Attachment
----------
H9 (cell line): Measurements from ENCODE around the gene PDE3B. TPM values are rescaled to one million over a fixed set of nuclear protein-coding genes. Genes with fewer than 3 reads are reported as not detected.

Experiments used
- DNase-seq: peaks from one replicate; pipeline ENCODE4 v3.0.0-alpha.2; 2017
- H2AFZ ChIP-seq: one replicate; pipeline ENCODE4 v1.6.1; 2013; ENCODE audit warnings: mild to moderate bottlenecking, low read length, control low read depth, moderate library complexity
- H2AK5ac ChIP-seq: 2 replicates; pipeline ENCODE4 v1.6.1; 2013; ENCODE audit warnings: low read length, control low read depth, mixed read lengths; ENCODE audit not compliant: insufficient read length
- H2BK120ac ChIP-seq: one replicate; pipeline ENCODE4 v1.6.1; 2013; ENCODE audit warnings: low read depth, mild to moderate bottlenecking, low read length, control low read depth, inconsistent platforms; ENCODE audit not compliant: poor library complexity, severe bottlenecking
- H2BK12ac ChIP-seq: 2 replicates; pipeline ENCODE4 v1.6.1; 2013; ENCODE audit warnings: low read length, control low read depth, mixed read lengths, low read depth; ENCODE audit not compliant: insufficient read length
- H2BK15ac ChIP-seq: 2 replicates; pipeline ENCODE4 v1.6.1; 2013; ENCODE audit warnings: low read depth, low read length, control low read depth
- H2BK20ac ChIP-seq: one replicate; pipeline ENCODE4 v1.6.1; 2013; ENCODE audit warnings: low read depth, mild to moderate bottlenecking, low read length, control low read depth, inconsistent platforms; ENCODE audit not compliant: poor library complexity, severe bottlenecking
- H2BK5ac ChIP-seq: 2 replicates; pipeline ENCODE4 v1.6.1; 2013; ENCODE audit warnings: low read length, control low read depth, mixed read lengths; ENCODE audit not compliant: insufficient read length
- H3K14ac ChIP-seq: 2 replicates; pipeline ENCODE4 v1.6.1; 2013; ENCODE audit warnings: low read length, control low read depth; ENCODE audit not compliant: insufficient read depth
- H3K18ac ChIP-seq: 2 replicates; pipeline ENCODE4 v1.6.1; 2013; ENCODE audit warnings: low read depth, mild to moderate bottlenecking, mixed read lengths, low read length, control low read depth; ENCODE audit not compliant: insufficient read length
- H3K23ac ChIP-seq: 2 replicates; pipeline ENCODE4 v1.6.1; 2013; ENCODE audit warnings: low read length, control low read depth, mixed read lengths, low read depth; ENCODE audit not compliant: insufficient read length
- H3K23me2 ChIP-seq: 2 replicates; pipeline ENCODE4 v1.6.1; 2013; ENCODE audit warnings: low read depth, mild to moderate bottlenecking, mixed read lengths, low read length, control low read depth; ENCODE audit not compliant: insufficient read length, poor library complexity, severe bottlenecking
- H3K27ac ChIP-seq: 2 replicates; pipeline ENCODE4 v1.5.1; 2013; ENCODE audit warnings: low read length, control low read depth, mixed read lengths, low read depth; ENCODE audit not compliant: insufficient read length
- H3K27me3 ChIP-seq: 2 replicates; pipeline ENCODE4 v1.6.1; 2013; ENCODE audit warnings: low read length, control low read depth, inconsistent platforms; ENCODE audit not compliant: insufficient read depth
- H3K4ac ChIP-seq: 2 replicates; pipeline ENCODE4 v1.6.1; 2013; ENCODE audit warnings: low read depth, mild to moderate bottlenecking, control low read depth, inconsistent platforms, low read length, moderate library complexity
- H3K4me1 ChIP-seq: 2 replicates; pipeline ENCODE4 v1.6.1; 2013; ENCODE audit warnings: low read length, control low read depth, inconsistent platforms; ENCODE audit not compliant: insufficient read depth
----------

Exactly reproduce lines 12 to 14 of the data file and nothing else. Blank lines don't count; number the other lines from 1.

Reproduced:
- H3K18ac ChIP-seq: 2 replicates; pipeline ENCODE4 v1.6.1; 2013; ENCODE audit warnings: low read depth, mild to moderate bottlenecking, mixed read lengths, low read length, control low read depth; ENCODE audit not compliant: insufficient read length
- H3K23ac ChIP-seq: 2 replicates; pipeline ENCODE4 v1.6.1; 2013; ENCODE audit warnings: low read length, control low read depth, mixed read lengths, low read depth; ENCODE audit not compliant: insufficient read length
- H3K23me2 ChIP-seq: 2 replicates; pipeline ENCODE4 v1.6.1; 2013; ENCODE audit warnings: low read depth, mild to moderate bottlenecking, mixed read lengths, low read length, control low read depth; ENCODE audit not compliant: insufficient read length, poor library complexity, severe bottlenecking